2 Chron. 20:6:

“O LORD, God of our fathers, are you not God in heaven? You rule over all the kingdoms of the nations. In your hand are power and might, so that none is able to withstand you.”

Psa. 75:7:

It is God who executes judgment, putting down one and lifting up another.

Psa 135:6:

Whatever the LORD pleases, he does, in heaven and on earth, in the seas and all deeps.

Psa. 139:16:

Your eyes saw my unformed substance; in your book were written, every one of them, the days that were formed for me, when as yet there was none of them.

Jer. 1:5:

“Before I [God] formed you in the womb I knew you, and before you were born I consecrated you; I appointed you a prophet to the nations.”

Dan. 4:35:

…all the inhabitants of the earth are accounted as nothing, and [God] does according to his will among the host of heaven and among the inhabitants of the earth; and none can stay his hand or say to him, “What have you done?”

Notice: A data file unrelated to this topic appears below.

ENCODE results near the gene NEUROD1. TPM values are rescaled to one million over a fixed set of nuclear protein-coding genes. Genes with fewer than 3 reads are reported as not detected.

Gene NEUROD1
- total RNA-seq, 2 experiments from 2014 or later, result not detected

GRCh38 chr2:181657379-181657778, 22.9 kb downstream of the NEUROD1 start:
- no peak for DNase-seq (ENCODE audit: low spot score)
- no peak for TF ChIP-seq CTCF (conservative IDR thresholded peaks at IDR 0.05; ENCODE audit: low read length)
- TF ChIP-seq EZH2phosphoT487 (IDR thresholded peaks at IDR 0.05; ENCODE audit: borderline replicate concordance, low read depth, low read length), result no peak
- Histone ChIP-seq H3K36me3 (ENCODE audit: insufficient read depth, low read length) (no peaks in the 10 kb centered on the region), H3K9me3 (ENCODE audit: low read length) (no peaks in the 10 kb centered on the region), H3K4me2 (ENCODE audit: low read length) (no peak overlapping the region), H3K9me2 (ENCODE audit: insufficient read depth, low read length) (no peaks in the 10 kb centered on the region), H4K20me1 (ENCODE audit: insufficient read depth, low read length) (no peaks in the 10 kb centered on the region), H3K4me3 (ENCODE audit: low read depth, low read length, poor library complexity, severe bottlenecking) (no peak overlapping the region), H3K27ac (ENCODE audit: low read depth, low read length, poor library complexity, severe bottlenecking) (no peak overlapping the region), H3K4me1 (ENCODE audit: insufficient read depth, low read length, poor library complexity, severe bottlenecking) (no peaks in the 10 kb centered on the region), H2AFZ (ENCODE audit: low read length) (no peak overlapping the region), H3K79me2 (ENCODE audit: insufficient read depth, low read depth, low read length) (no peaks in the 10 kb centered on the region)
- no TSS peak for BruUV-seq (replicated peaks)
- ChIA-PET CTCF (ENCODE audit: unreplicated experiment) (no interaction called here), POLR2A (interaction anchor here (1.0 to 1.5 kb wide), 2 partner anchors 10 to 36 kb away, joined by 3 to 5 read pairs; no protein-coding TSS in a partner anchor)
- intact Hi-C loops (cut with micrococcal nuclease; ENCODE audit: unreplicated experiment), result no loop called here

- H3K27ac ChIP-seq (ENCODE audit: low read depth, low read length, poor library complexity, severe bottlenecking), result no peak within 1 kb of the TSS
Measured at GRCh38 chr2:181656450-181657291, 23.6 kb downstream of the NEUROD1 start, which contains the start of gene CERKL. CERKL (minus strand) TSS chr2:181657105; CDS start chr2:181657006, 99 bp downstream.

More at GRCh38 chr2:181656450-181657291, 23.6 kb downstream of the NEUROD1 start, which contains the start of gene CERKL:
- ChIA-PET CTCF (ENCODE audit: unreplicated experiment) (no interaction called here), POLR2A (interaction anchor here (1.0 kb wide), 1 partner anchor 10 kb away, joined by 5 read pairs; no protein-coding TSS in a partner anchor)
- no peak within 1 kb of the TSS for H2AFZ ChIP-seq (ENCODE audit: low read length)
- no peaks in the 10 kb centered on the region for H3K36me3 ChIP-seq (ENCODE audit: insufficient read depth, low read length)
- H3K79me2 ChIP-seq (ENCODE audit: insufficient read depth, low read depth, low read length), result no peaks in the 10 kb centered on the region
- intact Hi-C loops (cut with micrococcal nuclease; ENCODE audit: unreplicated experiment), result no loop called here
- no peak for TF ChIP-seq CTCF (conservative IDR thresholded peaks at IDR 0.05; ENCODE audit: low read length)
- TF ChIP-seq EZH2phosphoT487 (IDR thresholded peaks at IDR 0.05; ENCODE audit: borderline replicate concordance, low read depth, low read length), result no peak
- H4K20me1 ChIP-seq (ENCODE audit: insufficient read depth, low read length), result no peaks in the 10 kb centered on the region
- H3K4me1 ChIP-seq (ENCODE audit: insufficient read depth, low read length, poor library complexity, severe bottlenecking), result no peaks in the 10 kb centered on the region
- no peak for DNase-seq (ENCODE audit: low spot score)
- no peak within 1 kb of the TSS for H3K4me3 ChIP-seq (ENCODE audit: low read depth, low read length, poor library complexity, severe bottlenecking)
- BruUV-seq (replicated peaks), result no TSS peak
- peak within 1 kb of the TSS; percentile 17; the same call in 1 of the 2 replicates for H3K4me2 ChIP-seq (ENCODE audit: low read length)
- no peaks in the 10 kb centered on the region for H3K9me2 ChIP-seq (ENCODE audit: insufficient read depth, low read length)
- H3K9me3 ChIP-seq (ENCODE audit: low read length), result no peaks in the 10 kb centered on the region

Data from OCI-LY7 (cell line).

Rom. 9:18:

So then he has mercy on whomever he wills, and he hardens whomever he wills.

The Lord determines our days; He executes judgment; He appoints our purpose (whether a prophet, pastor or pastry chef); He brings low and exalts. He does whatever He pleases and no one can say to Him, “What have you done?” No one can give Him counsel, nor is anyone qualified.

It is arrogant and foolish in our thinking that we have any authority over Him. That I—or any of us—had the audacity to flippantly suggest that I could question Him… Had I really understood this back in those early days, I hope it would have turned my grumbling into prayerful questions. From “we’re going to talk about this,” to “help me to understand your purposes in this.” When we get to heaven, we will have questions, but we won’t be arrogantly demanding answers.

Sometimes we (especially me) need a reminder on who we’re talking about when we talk about God. We need to remember who’s in charge—because it’s not us.